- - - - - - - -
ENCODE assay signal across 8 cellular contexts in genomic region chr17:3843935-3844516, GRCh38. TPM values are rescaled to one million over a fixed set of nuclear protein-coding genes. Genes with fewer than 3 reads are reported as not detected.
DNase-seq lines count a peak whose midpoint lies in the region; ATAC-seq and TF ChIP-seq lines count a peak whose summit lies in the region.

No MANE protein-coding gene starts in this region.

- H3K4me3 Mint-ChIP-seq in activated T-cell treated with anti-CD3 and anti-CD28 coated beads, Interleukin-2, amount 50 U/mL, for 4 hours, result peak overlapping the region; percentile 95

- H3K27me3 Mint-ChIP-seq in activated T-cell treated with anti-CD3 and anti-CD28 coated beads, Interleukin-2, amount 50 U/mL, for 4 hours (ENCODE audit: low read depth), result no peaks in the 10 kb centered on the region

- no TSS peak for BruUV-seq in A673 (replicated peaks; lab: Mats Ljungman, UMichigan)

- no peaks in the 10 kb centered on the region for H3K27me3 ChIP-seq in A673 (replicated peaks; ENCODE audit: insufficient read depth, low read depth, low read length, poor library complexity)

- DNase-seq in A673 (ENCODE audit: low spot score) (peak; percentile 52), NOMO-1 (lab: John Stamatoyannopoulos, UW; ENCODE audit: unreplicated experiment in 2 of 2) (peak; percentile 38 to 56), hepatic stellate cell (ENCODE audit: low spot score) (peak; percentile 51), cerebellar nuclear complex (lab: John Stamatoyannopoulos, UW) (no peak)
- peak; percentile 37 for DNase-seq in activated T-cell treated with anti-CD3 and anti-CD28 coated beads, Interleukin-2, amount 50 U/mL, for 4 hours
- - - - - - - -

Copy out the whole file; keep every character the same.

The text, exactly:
ENCODE assay signal across 8 cellular contexts in genomic region chr17:3843935-3844516, GRCh38. TPM values are rescaled to one million over a fixed set of nuclear protein-coding genes. Genes with fewer than 3 reads are reported as not detected.
DNase-seq lines count a peak whose midpoint lies in the region; ATAC-seq and TF ChIP-seq lines count a peak whose summit lies in the region.

No MANE protein-coding gene starts in this region.

- H3K4me3 Mint-ChIP-seq in activated T-cell treated with anti-CD3 and anti-CD28 coated beads, Interleukin-2, amount 50 U/mL, for 4 hours, result peak overlapping the region; percentile 95

- H3K27me3 Mint-ChIP-seq in activated T-cell treated with anti-CD3 and anti-CD28 coated beads, Interleukin-2, amount 50 U/mL, for 4 hours (ENCODE audit: low read depth), result no peaks in the 10 kb centered on the region

- no TSS peak for BruUV-seq in A673 (replicated peaks; lab: Mats Ljungman, UMichigan)

- no peaks in the 10 kb centered on the region for H3K27me3 ChIP-seq in A673 (replicated peaks; ENCODE audit: insufficient read depth, low read depth, low read length, poor library complexity)

- DNase-seq in A673 (ENCODE audit: low spot score) (peak; percentile 52), NOMO-1 (lab: John Stamatoyannopoulos, UW; ENCODE audit: unreplicated experiment in 2 of 2) (peak; percentile 38 to 56), hepatic stellate cell (ENCODE audit: low spot score) (peak; percentile 51), cerebellar nuclear complex (lab: John Stamatoyannopoulos, UW) (no peak)
- peak; percentile 37 for DNase-seq in activated T-cell treated with anti-CD3 and anti-CD28 coated beads, Interleukin-2, amount 50 U/mL, for 4 hours